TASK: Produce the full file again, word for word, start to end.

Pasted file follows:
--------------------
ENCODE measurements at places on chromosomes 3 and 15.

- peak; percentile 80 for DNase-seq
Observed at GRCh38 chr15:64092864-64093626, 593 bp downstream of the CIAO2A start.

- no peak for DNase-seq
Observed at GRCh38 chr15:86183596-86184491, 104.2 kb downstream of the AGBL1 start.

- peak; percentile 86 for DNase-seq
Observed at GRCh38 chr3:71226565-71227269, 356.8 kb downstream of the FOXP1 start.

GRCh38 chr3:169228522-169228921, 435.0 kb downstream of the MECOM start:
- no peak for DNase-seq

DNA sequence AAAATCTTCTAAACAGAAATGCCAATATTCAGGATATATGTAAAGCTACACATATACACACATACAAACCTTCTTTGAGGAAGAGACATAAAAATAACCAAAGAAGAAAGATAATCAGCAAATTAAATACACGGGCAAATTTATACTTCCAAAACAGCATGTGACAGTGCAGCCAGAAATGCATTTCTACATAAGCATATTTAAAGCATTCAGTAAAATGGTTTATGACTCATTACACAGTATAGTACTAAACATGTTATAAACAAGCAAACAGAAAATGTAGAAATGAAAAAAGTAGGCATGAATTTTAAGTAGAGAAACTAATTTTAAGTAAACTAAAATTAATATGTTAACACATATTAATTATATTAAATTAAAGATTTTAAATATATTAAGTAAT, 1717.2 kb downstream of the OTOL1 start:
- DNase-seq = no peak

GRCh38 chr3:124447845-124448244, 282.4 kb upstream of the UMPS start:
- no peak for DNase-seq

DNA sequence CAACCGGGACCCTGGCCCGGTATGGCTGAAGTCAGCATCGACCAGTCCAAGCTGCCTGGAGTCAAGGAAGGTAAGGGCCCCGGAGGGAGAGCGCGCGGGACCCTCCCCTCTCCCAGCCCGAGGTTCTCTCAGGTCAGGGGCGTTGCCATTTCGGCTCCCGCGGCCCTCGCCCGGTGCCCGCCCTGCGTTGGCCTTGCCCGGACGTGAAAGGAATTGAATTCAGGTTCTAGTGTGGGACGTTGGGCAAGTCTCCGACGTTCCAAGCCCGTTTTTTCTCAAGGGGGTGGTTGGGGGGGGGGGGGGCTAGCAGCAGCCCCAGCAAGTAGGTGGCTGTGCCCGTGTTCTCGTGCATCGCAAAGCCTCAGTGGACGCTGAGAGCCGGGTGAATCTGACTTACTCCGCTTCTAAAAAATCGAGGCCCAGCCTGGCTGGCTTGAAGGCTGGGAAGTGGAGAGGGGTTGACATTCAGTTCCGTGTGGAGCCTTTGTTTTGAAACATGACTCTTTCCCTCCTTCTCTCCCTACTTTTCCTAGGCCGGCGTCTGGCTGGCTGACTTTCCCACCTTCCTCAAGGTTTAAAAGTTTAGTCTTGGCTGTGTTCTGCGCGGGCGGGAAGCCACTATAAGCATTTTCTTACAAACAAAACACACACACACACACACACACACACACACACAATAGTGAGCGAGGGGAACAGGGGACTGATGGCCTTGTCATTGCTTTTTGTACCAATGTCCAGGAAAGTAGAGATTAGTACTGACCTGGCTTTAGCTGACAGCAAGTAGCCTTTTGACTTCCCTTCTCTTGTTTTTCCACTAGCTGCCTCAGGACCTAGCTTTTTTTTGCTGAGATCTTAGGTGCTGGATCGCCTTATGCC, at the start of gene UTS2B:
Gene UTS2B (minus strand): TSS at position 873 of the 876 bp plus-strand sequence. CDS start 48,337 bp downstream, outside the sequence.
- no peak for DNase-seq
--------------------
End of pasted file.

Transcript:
ENCODE measurements at places on chromosomes 3 and 15.

- peak; percentile 80 for DNase-seq
Observed at GRCh38 chr15:64092864-64093626, 593 bp downstream of the CIAO2A start.

- no peak for DNase-seq
Observed at GRCh38 chr15:86183596-86184491, 104.2 kb downstream of the AGBL1 start.

- peak; percentile 86 for DNase-seq
Observed at GRCh38 chr3:71226565-71227269, 356.8 kb downstream of the FOXP1 start.

GRCh38 chr3:169228522-169228921, 435.0 kb downstream of the MECOM start:
- no peak for DNase-seq

DNA sequence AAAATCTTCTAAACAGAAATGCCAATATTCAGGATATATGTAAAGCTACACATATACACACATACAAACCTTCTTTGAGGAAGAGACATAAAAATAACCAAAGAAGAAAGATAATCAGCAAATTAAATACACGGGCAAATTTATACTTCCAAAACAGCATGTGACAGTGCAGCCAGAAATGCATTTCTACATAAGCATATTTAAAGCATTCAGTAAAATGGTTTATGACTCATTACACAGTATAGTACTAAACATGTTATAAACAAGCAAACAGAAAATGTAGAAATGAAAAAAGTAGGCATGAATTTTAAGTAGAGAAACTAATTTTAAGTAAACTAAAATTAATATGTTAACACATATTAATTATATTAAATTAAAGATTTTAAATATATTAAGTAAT, 1717.2 kb downstream of the OTOL1 start:
- DNase-seq = no peak

GRCh38 chr3:124447845-124448244, 282.4 kb upstream of the UMPS start:
- no peak for DNase-seq

DNA sequence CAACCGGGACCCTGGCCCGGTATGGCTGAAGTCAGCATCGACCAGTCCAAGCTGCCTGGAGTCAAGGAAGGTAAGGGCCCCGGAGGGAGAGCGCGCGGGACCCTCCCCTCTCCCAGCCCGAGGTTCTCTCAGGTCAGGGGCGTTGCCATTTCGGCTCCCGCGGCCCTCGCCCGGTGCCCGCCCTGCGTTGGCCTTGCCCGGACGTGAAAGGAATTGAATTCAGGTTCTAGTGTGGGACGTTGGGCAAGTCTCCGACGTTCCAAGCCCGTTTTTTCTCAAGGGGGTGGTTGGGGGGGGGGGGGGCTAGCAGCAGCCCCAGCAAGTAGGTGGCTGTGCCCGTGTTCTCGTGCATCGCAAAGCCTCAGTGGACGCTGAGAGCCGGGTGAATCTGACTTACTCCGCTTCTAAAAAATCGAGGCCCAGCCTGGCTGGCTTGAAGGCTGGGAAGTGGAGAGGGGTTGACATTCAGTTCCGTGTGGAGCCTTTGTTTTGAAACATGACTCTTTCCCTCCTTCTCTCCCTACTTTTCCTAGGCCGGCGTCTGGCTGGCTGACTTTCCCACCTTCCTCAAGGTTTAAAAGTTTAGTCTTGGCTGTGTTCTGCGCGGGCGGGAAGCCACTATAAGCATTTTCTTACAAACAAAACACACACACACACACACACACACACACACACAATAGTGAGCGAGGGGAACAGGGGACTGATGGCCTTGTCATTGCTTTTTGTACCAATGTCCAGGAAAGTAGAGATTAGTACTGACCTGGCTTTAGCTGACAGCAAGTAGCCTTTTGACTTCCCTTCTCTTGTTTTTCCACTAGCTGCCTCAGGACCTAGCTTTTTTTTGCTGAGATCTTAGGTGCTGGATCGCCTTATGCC, at the start of gene UTS2B:
Gene UTS2B (minus strand): TSS at position 873 of the 876 bp plus-strand sequence. CDS start 48,337 bp downstream, outside the sequence.
- no peak for DNase-seq